Françoise Henry in Co. Mayo
The Inishkea journals
Janet T. Marquardt, editor
‘A fascinating book that relates Françoise Henry’s astute impressions of what surrounded her in that corner of the world, the rural Irish landscape, and the people who inhabited it. The publication speaks to the growing interest in the study of women’s roles in the development of art history as a discipline … this volume stands out as an insightful and amusing first-person account of an art historian’s struggles to carry on her work in a remote Irish island during the first half of the twentieth-century. It offers a singular perspective through Henry’s experience', Ana Hernández, Journal of Art Historiography (December 2012).
‘Marquardt’s text is well-written and gives context for those unfamiliar with Henry, as well as context on her archaeological work on Inishkea and elsewhere. The book will be enjoyable for art historians with some link to Henry or Ireland, and to popular readers looking for a historical travel journal of the Irish isles', Reference & Research Book News (October 2012).
‘[An] interesting first-person account of life on Ireland’s Atlantic seaboard in the 1930s and ‘40s … this beautifully produced edition of her journals offers a wonderful account of her encounters with the landscape and people of west Mayo and its islands', History Ireland (Nov/Dec 2012).
‘To those familiar only with Françoise Henry’s scholarly publications these discoveries will be a revelation, showing that she could also write extraordinarily evocative descriptions of landscapes, people and a vanishing way of life in the far west of Ireland … The diaries reveal just how fascinated Henry was by all she saw and heard. She had an acute awareness of her physical surroundings, with a painter’s eye for detail and a novelist’s ear for dialogue. Her descriptions of the physical world around her are one of the delights of the diaries … The superb English translation of the transcript is by Huw Duffy. It has been expertly edited by Janet Marquart, whose excellent introduction should be read by anyone interested in Françoise Henry herself or her intellectual background … Over the course of the twentieth century the Irish-speaking islands off Ireland’s west coast inspired charming and indeed significant books by outsiders. These include John Millington Synge’s The Aran Islands (1907) and Robin Flower’s The Western Island or the Great Blasket (1944). Françoise Henry’s Inishkea journals, written it seems with no thought of publication, should now join that list', Niamh Whitfield, JRSAI (2012).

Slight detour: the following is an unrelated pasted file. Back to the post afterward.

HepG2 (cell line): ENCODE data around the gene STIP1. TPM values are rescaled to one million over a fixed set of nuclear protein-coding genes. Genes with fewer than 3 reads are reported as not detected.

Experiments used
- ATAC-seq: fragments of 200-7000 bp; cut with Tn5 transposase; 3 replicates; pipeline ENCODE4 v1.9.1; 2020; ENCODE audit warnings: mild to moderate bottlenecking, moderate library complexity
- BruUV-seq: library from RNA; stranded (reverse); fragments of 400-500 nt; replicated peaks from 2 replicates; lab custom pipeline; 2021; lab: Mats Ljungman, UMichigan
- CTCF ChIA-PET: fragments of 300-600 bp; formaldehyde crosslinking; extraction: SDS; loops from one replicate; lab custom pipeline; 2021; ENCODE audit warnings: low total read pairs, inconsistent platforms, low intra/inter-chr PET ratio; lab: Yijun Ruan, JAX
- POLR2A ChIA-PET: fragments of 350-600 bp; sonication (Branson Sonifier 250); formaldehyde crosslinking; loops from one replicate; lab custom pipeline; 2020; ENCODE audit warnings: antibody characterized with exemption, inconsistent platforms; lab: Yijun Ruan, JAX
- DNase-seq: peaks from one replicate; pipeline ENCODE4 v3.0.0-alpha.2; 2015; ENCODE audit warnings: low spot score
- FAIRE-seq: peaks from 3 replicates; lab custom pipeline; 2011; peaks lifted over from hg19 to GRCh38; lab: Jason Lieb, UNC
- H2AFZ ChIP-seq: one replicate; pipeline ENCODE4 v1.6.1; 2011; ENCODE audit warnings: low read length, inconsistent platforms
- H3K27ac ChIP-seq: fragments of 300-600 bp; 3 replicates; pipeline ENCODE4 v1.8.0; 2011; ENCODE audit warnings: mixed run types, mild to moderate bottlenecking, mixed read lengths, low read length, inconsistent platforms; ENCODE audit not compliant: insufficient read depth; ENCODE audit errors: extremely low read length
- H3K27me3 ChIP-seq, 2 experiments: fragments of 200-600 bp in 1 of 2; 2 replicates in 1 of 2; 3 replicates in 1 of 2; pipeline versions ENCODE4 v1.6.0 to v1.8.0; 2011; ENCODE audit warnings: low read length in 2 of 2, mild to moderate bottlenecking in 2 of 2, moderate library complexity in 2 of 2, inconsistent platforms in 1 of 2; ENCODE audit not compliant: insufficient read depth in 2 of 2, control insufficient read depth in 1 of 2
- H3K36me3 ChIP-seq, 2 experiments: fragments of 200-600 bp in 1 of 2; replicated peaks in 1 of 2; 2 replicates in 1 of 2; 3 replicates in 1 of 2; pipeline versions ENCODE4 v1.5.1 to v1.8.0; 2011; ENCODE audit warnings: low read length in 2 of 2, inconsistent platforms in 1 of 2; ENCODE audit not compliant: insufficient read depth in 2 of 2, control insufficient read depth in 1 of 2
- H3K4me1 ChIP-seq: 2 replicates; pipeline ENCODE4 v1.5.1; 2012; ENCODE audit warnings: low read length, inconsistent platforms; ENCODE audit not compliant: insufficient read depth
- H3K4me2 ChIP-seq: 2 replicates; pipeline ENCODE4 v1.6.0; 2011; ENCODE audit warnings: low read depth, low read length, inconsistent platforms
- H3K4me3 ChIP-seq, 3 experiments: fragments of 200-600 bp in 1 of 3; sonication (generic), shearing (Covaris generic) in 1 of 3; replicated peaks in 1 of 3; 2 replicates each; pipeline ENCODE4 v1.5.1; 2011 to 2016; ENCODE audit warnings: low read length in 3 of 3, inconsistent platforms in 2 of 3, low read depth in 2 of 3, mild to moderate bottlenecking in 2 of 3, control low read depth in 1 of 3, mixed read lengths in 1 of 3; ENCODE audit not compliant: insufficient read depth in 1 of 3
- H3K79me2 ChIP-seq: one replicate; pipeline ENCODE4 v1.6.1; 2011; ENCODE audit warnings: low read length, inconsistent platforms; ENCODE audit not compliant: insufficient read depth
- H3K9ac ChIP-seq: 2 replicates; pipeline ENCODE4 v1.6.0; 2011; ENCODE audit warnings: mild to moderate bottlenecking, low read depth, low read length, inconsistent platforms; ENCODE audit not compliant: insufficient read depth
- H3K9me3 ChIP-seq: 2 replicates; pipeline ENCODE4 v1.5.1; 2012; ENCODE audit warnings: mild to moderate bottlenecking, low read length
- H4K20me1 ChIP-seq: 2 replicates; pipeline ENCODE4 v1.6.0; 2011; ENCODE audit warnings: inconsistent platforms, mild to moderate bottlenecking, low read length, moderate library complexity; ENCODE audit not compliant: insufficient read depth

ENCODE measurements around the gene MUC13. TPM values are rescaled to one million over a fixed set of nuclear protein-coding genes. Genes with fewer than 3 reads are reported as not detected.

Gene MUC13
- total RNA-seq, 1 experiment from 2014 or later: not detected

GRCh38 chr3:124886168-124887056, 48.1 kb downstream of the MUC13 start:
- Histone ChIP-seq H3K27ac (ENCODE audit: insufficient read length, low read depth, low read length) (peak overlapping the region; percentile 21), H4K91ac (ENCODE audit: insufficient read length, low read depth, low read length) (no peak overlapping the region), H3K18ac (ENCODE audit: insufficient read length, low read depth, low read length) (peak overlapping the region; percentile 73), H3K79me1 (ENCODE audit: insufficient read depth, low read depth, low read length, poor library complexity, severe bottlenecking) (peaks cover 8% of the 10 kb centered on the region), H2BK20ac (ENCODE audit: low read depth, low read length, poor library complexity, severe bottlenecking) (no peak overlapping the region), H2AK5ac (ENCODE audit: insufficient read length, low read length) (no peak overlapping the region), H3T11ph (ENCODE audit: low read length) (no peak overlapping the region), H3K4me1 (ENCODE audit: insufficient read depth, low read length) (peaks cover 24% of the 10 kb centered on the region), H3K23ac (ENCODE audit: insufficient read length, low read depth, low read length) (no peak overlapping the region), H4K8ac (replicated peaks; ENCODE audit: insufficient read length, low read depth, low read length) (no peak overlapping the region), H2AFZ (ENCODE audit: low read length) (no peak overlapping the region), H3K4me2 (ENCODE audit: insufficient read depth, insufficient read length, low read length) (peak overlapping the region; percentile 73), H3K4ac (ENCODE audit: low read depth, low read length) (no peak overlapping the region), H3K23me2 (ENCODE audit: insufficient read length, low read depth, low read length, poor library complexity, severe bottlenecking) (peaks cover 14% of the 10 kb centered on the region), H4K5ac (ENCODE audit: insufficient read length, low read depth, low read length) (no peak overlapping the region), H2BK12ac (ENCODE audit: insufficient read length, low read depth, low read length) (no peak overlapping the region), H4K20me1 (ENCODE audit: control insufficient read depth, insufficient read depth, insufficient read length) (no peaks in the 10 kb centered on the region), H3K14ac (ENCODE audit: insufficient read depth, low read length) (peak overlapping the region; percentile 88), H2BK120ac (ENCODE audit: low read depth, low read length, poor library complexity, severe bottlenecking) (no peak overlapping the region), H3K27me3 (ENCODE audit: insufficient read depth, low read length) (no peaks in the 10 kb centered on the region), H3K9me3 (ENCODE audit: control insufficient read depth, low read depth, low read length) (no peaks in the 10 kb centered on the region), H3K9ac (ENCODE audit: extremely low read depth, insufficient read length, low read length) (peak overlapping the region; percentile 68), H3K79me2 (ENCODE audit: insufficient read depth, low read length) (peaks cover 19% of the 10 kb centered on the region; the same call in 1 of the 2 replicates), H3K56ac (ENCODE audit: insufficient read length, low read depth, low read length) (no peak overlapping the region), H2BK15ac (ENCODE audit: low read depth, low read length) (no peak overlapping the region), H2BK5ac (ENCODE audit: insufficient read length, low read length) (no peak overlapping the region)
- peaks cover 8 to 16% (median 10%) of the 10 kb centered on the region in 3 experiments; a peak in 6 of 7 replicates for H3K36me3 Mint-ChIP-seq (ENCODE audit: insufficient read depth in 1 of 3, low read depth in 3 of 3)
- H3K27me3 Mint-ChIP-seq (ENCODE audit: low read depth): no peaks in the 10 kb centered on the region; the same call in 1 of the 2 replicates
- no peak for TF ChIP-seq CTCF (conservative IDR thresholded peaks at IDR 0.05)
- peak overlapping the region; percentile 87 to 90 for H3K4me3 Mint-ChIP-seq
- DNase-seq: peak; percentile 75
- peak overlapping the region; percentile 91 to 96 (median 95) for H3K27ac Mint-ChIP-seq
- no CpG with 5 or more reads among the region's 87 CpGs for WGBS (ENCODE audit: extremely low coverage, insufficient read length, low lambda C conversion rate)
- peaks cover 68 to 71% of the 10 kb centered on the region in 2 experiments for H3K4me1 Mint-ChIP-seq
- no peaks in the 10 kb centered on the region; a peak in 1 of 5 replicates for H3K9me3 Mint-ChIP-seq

‘These journals have been lovingly translated and edited by Janet Marquardt, and the singular voice of this compelling woman – lyrical, astute – gushes from the page, unplugged at last. The journals brim with evocative, colourful descriptions of the natural environment, as well as descriptions of her interactions with the former islanders she employed – sometimes awkward, sometimes downright difficult, often heart-warming. The generous selection of Henry’s photographs add an enchanting visual dimension to the diaries', Ciara Moynihan, Mayo News (23 July 2012).